Matchday 26 . . . In the SECOND DIVISION!

Judging by the coverage I’ve seen, you might be surprised to learn that Germany’s second division also returned to action over the weekend.

Granted, if you aren’t paying for Fox Soccer Match Pass (at least in the USA), you have no legitimate way to follow the Zweite Liga. I am sure Fox considered nearly doubling their live football content and replay potential, but then what would they do with all the poker, car racing, & wrestling reruns?

Anyhow, with an abject dearth of football out there right now, can it really hurt to try to catch up on it?


We love the 2. Bundesliga here at the Fanatic. Many of us have seen our clubs drop down to the second division. In fact, this year’s competition features several heavy-hitters that should be familiar with most Bundesliga fans who have been around for at least a few seasons. Hamburger SV finally was relegated for the first time in their club history before the 2018-19 season and failed to make the immediate return back to the top flight. They were joined last summer by VfB Stuttgart, another traditional club who won the Bundesliga in 2007, when the Swabians lost the relegation-playoff round to 1. Union Berlin. Hannover 96, which spent consecutive seasons in Europe between 2011 and 2013, and 1. FC Nürnberg, a traditional club with a history of titles, were directly relegated along with the VfB.

While there are no European spots up for grabs in the second division, and the promotion chase is down to four (at most) clubs, there remains plenty of intrigue with the relegation fight. Currently, just four points separate 12th place from 17th. Last place just three points further back, but current occupant Dynamo Dresden has yet to play their 26th match due to extended quarantine to deal with coronavirus positives in team testing. Generally, the competition on the day-to-day is pretty tight, as you might infer from the fact that the gap from third to fifth in the table — eight points — is equal to the gap from fifth to 15th. And seeing as you are likely just trying to get some extra live sports in your world until your favorite leagues return to action, you may as well take advantage of what’s available, yeah?

Great! Let’s look at what the first weekend back gave us!

Goals! Goals! Goals!

No, guys. “GOALS!” Not “GIRLS!”

The eight second-division matches played over the weekend delivered a total of 23 goals. 13 of the 16 clubs that played scored at least in their first match back from the coronavirus pause. Only Nürnberg, Darmstadt, and Heidenheim failed to get on the scoreboard. You are free to dismiss it all as no enough preparation time or subpar defending, but I might suggest that with a dearth of live football available, you opt to just call it “fun.”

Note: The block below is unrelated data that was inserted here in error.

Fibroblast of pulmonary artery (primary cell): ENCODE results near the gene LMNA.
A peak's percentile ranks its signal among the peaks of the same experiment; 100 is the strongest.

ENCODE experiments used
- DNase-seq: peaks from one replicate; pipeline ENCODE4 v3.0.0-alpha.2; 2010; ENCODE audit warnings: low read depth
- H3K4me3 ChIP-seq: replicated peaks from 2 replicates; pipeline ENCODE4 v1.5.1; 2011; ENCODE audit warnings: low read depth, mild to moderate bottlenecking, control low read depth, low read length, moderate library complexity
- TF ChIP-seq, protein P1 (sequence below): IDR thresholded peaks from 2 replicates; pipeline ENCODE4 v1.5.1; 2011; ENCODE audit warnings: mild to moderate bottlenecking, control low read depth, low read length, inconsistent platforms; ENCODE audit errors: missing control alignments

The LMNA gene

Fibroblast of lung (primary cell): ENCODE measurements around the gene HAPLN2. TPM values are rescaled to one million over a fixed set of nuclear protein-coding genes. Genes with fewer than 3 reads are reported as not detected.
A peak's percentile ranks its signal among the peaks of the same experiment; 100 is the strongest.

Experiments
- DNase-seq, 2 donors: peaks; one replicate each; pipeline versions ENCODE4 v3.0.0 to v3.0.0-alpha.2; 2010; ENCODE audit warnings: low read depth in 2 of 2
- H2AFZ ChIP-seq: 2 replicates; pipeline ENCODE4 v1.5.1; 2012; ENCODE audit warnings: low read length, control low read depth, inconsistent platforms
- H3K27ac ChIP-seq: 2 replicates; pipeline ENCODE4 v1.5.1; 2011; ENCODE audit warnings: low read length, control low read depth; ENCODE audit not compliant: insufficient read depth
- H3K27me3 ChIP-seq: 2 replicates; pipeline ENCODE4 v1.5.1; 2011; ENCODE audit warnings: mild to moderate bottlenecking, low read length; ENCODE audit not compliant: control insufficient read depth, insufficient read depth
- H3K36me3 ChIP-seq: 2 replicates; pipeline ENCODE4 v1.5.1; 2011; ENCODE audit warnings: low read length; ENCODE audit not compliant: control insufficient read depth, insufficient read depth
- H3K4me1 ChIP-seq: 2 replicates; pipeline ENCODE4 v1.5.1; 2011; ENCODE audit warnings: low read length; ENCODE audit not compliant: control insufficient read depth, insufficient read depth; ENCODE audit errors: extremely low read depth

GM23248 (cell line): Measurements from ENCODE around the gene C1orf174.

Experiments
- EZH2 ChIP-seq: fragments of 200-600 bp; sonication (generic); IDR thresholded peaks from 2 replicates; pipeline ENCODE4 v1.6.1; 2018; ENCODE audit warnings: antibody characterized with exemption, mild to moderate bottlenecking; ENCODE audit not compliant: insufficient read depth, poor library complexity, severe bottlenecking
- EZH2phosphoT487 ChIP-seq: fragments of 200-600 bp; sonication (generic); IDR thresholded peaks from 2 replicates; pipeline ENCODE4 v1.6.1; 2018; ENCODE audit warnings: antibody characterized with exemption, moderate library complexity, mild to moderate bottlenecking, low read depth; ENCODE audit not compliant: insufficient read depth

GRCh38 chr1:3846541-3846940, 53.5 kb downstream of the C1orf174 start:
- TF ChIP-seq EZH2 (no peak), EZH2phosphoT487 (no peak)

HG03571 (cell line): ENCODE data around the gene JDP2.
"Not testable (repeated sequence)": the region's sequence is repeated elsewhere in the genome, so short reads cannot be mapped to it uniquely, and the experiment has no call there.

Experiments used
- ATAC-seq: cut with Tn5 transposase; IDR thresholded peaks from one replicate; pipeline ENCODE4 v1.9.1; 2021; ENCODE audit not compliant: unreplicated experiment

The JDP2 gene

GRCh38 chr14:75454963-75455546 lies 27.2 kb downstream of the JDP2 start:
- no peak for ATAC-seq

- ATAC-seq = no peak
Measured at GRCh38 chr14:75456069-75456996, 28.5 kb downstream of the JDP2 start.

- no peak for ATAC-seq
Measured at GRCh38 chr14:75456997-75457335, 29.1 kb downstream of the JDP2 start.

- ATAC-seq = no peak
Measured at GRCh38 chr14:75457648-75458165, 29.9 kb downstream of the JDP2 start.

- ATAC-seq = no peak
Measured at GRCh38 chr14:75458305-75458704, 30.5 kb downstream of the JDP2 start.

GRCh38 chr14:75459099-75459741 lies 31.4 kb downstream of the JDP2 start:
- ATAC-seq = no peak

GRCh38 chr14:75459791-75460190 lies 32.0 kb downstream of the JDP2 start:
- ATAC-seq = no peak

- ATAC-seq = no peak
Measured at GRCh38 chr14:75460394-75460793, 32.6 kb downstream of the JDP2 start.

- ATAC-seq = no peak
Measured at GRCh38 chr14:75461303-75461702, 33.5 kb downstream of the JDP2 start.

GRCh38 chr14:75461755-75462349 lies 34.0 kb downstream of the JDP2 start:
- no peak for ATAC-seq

Personally, I like goals.

Oh, the DRAMA!

Know what else I like in my sports?

Five of the eight matches played saw a goal in the time added at the end of the second half. Four of those goals altered the match’s ultimate outcome. Marvin Wantizek’s tally six minutes into added time did nothing but confirm for Darmstadt that they would leave Karlsruher empty-handed. Marcos Alvarez (VfL Osnabrück), Havard Nielsen (SpVgg Greuther Fürth), and Andreas Albers (Jahn Regensburg) each secured a point with their late equalizers.

The most-discussed added-time goal, however, belongs to Phillip Tietz of SV Wehen Wiesbaden. While VfB Stuttgart personnel cannot stop being publicly upset at the series of events that led to a video review and penalty award in the late stages of their 2-1 loss, it would be a disservice too SVWW to not acknowledge that the promoted side that is still digging out from a deep hole from their spectacularly bad start to the season (one point from their first six matches, while posting a gaudy minus-14 goal differential) took six points from a heavy favorite from promotion this season.

Otherwise, yeah, it sounds like maybe VAR shouldn’t have been used there in the first place.

But it was, so . . .

Additionally, Viktor Gyökeres delivered in the 84th minute to provide the only goal in FC St. Pauli’s victory over Nürnberg. Hard to believe that an game-winner coming ten minutes before added time has to take a back seat to four other goals, but “that’s football!”


Somewhere between “cliché” and “tired joke” falls “this is the strongest 2. Bundesliga season ever!” This applies also to “the 2. Bundesliga is the best second division IN THE WORLD!”

At the same time . . . many clichés and tired jokes have a tangible path to some degree of truth. Throw in a little “that’s football!” and things get interesting.

Only one team from the top half of the table won their match over the weekend. Granted, Hannover did not play, but all eight teams above them in the table when the matchday started dropped points. Hamburger SV (3rd entering the weekend) and Greuther Fürth (5th) battled to a draw. The other six teams lost points to teams from the lower half of the table.